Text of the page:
In Thorne v. Shelby County Board of Education, Liberty Justice Center is representing a Memphis-area high school principal suing his school district after he was placed on administrative leave for speaking with his students about the importance of free speech.
The following article written by Brooke Conrad appeared on ABC4 News on February 26, 2021.
HUNT VALLEY, Md. (SBG) — High school principal Barton Thorne, who was suspended last month over comments he made about free speech in the wake of the Capitol riot, is returning to work for the first time in six weeks.
Thorne shared concerns about big tech companies’ ability to control information on their platforms during a Jan. 11 weekly homeroom video message to students and staff at Cordova High School in Tennessee. The comments came a few days after the Jan. 6 Capitol riot, after which Facebook and Twitter suspended President Trump’s accounts, and Google, Apple and Amazon Web Services de-platformed the social media app Parler, which was popular among conservatives.
The day after his message, Shelby County Schools placed Thorne on administrative leave. Six weeks later, Thorne filed a federal civil rights lawsuit against the district and Superintendent Joris Ray. Thorne’s suspension had resulted from a complaint from “one or several unknown SCS employees, parents, or students,” according to the lawsuit.
Within an hour of filing, Liberty Justice Center senior attorney Daniel Suhr said he received word of Thorne’s reinstatement at the school.
Suhr told Sinclair his firm had reached out to the school district several times before filing the suit, but the school never responded “in a substantive way.”
“Thankfully, they’re letting Principal Thorne back into the school and return to do what he loves, which is teach his students,” Suhr said.
Even though he has his job back, the case will continue, Suhr said.
“We’ve got a pretty simple ask: we want him to be not just restored to his job, but restored to his reputation. And hopefully, the school district will do that, and then we can bring this case to a close,” he said.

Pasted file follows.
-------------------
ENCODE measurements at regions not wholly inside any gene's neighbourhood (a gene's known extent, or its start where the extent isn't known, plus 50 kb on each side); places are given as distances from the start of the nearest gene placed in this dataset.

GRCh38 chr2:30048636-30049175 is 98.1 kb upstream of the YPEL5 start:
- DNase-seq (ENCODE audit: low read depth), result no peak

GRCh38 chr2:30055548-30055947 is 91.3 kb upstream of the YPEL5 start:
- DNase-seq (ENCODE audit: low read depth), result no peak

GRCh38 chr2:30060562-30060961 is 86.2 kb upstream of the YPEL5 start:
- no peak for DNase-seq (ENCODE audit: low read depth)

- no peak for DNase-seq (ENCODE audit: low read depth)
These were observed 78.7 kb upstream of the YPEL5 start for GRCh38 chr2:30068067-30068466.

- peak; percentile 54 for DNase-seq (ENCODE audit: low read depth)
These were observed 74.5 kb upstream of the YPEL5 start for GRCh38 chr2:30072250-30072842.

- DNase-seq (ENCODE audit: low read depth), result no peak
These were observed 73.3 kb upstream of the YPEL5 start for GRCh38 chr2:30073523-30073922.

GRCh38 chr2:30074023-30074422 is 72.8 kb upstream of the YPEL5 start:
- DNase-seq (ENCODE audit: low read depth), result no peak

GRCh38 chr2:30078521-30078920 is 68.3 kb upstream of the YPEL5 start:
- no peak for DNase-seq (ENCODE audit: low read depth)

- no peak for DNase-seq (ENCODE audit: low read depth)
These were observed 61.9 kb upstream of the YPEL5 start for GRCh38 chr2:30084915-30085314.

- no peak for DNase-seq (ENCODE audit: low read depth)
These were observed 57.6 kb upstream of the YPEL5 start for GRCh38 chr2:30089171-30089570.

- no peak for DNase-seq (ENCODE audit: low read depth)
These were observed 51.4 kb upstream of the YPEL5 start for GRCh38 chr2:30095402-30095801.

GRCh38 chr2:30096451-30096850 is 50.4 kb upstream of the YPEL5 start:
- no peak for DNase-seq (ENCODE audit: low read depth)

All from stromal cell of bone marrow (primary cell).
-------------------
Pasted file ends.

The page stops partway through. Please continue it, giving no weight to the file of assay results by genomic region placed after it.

The Liberty Justice Center is seeking an unspecified amount in damages.
During his over 9-minute-long video comments, Thorne expressed concerns about times in American history “where a small group of people decided what you can hear,” according to a transcript provided by the Liberty Justice Center. Thorne referenced McCarthyism, as well as a standoff between federal agents and a religious group called the Branch Davidians in Waco, Texas during the 1990s. Thorne also referenced “totalitarian governments,” like “North Korea” and “China.”
“[I]n democracies, we talk about the marketplace of ideas. Well, what happens when the marketplace of ideas becomes a forced monopoly? What happens when you do not have dissenting opinions, when you do not have an exchange on competing ideas—how do you know if your ideas can stand on their own if there is no marketplace of ideas?” he said.
Thorne said he was not making those comments because he favored Parler or Trump or “anybody else who is being banned.”
The lawsuit alleges the school district directed Thorne not to talk to media “even though the SCS policies permit employees to talk to media in their individual capacity.”
One media report quotes a board member, Sheleah Harris, saying the events at the school were “extremely unfortunate and do not reflect the true value of” the school or the district.
“With the horrific events from last week at our U.S. Capitol, we have to ensure our children, teachers, and school staff remain in a consistent environment that promotes safety, cultural sensitivity, and represents the highest level of excellence,” Harris said in a statement, according to Commercial Appeal . “As leaders, we must be intentional about creating spaces for our students to discuss and process events that take place in our country and community.”
Suhr said the school needs to make up for damages against Thorne’s reputation.
“The school district here, I think, has an obligation to apologize to Mr. Thorne and really to explain to students that what he said was appropriate and right — that free speech is important in our society,” Suhr said.
During his video message, Thorne explicitly denounced the Capitol riots, saying they displayed “ignorance at the highest levels.”
“I don’t know too many people that are going to be okay with what happened,” he said, according to the transcript. “I don’t care what side you agree with, we don’t practice sedition, we don’t attack our legislature.”
Shelby County Schools is the largest public school district in Tennessee and is one of the 25 largest nationwide.
When asked for comment, Shelby County Schools said it “does not comment on pending litigation.”